Excerpts from Jim Conrad's
from the December 6, 2009 Newsletter issued from Hacienda Chichen Resort beside Chichén Itzá Ruins, central Yucatán, MÉXICO
A couple of weeks ago we looked at the Barbados Cherry (http://www.backyardnature.net/yucatan/barbados.htm) Nowadays in the Yucatan a handsome small tree maybe 30 feet tall is bearing flowers that look very much like the Barbados Cherry's, except that they're yellow, not pink. A slender raceme of them is shown below:
This species is much planted throughout the New World tropics for its edible, marble-size, yellow fruits. In English it's often called Nance or Golden Spoon and in Spanish Nanche. It's BYRSONIMA CRASSIFOLIA, of the same family as the Barbados Cherry, the Malpighiaceae.
At first the flowers are yellow but with age they turn orangish. A close-up of a dew-wet blossom appears below:
As with Barbados Cherry flowers, one of the most distinguishing features of the blossom is the pair of rounded glands on each sepal, as shown below:
In that picture pollination already has taken place and the petals have withered and fallen off leaving the enlarging, three-styled ovary -- the future fruit -- and ten drying-up, blackening stamens. The sepals have enlarged somewhat, their points and sides flaring backward. Two remarkable glands grow on the back of each sepal like engorged ticks.
When Nance fruits are ripe, traditional markets are full of them at very low prices. They're abundant and easy to harvest, but their taste is just so-so, from tasteless to a little acidy to a little sweet, and maybe with just a hint of cheesiness. Each fruit contains a large seed so there's not much flesh to them, either. My impression is that nowadays Nance fruits are mostly used in the backcountry, and then mainly to produce a sweetened, somewhat fizzy beverage tasting like Kool-Aid.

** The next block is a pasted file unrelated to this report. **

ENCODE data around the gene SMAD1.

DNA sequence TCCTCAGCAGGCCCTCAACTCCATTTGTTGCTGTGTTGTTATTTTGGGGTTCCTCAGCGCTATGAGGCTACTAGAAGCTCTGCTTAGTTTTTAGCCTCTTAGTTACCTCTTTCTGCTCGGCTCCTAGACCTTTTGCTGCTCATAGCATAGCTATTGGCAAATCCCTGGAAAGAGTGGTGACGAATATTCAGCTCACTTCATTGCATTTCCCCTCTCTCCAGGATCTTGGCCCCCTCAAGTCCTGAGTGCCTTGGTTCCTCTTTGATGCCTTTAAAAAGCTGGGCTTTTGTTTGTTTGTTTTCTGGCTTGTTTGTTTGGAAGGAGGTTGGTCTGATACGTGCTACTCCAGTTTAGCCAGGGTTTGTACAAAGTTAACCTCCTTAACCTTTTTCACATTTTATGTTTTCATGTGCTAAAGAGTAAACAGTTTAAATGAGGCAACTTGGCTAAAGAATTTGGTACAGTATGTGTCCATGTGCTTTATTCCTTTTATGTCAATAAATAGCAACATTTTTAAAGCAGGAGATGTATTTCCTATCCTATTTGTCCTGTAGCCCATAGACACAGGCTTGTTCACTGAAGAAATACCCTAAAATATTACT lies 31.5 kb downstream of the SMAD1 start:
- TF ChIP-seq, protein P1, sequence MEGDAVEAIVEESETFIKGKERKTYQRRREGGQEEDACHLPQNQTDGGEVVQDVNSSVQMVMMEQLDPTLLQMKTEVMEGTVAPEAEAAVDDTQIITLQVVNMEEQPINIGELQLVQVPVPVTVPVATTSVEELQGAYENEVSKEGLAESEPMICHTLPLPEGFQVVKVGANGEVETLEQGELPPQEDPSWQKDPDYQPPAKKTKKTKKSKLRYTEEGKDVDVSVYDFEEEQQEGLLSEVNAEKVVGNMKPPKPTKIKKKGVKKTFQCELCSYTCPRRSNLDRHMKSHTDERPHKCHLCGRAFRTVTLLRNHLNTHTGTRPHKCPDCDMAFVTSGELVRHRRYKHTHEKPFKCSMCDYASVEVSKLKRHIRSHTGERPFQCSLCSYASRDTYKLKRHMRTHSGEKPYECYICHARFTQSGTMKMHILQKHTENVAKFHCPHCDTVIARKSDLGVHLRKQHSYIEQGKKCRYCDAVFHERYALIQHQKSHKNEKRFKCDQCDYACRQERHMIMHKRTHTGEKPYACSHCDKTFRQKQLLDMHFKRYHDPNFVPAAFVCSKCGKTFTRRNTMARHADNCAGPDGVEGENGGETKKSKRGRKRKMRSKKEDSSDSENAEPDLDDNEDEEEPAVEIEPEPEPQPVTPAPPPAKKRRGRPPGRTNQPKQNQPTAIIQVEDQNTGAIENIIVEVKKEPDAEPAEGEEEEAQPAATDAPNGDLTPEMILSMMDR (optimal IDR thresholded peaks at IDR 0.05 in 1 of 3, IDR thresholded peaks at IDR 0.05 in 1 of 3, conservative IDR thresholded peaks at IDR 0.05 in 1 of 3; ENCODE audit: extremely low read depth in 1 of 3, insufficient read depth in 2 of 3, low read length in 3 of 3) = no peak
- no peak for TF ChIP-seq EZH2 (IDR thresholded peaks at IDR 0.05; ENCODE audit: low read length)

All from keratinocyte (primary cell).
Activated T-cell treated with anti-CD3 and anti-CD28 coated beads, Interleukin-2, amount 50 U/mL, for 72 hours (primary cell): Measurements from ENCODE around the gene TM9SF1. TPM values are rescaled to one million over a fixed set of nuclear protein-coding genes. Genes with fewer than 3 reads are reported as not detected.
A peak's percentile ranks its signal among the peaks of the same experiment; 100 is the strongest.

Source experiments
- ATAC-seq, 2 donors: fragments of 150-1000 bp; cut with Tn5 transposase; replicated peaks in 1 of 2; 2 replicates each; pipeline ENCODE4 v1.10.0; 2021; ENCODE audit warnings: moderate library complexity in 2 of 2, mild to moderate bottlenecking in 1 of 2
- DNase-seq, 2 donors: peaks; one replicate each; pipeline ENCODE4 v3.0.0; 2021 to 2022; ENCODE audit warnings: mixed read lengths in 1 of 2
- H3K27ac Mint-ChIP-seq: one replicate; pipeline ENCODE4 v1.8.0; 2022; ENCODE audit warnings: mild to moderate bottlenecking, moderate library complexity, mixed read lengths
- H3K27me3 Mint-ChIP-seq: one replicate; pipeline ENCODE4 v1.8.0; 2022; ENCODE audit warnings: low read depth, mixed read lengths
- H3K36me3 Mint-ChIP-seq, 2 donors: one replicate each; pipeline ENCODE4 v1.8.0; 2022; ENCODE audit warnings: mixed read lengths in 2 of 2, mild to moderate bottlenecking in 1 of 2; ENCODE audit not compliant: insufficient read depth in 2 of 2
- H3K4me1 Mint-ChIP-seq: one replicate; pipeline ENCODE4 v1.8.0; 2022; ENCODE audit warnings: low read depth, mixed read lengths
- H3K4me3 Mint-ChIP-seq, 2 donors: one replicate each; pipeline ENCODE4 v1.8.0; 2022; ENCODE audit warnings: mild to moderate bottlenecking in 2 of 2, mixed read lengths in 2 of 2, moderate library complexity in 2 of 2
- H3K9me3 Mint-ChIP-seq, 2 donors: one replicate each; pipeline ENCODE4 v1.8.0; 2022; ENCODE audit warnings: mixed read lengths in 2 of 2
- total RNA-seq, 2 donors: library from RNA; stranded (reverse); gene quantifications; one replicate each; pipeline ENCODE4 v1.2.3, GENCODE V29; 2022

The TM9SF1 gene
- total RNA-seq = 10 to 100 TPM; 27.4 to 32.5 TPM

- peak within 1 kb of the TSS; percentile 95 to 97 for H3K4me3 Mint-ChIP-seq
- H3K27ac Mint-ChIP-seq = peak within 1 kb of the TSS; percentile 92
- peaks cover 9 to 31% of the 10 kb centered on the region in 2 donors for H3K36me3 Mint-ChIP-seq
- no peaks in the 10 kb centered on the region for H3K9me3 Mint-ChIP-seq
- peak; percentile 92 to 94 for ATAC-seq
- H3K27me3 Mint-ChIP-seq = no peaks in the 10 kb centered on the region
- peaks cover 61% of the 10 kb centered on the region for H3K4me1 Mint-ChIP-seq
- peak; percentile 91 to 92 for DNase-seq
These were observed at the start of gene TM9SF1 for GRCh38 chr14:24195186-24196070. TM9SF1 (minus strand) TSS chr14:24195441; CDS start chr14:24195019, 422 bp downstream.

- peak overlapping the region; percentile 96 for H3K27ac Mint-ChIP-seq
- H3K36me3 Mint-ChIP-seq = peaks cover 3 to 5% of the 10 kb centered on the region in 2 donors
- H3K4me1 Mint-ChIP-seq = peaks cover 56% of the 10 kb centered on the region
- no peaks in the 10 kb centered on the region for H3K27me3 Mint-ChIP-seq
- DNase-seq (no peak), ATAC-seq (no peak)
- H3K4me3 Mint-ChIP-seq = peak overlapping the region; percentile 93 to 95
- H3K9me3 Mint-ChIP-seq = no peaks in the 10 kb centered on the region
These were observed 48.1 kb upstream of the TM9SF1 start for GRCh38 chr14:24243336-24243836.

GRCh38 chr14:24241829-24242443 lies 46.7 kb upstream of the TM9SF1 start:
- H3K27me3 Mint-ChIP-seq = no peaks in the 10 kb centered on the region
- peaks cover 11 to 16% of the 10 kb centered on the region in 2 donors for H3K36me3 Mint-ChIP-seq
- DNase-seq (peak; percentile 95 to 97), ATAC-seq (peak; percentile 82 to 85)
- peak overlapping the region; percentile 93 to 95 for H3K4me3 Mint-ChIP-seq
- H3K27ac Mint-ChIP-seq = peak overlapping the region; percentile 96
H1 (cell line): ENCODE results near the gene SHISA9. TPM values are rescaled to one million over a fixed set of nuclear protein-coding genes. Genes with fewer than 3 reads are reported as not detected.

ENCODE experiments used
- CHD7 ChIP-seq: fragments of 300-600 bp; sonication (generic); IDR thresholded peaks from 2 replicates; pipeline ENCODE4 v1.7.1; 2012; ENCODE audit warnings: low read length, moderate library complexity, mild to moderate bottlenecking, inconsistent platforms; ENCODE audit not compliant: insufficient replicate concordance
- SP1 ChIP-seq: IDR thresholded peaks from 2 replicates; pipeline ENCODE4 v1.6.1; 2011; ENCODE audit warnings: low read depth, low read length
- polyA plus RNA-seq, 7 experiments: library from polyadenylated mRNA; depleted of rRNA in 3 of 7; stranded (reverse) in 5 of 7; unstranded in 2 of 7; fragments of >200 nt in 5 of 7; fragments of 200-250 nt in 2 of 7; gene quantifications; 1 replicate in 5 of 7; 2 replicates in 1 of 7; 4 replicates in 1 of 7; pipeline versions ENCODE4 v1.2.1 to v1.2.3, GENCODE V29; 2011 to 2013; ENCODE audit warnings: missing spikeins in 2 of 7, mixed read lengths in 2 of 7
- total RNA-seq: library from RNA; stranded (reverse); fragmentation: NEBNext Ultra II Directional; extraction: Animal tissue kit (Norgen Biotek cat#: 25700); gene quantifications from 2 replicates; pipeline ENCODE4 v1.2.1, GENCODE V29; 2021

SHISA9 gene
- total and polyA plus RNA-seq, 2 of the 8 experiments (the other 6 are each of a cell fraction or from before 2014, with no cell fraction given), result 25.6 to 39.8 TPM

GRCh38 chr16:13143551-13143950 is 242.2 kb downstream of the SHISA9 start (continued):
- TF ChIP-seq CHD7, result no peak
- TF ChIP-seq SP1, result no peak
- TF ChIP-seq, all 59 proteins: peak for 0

Nance is native from southern Mexico through the Pacific side of Central America to Peru and Brazil. The tree grows well in sandy and rocky soil, and tolerates extended droughts, so that's probably another reason it's so commonly grown. I think it's being grown here just for the birds.
Medicinally the Nance tree's bark is astringent and in Mexico has been used traditionally to firm up loose teeth and control diarrhea.
from the August 15, 2010 Newsletter issued from Hacienda Chichen Resort beside Chichén Itzá Ruins, central Yucatán, MÉXICO
Nowadays Nance is fruiting, as can be seen below:
Last December I pointed out that one of the most unusual features about the Nance flower is that each of its yellow, fleshy sepals bears two conspicuous glands on its underside. Now the sepals have turned brown and hardened to a leathery texture, but they still bear their odd-looking but weather-worn glands, as shown below:
Gland-bearing sepals are a feature not just of Nance, but also of the entire large, mostly tropical family Nance belongs to, the Malpighia Family, the Malpighiaceae.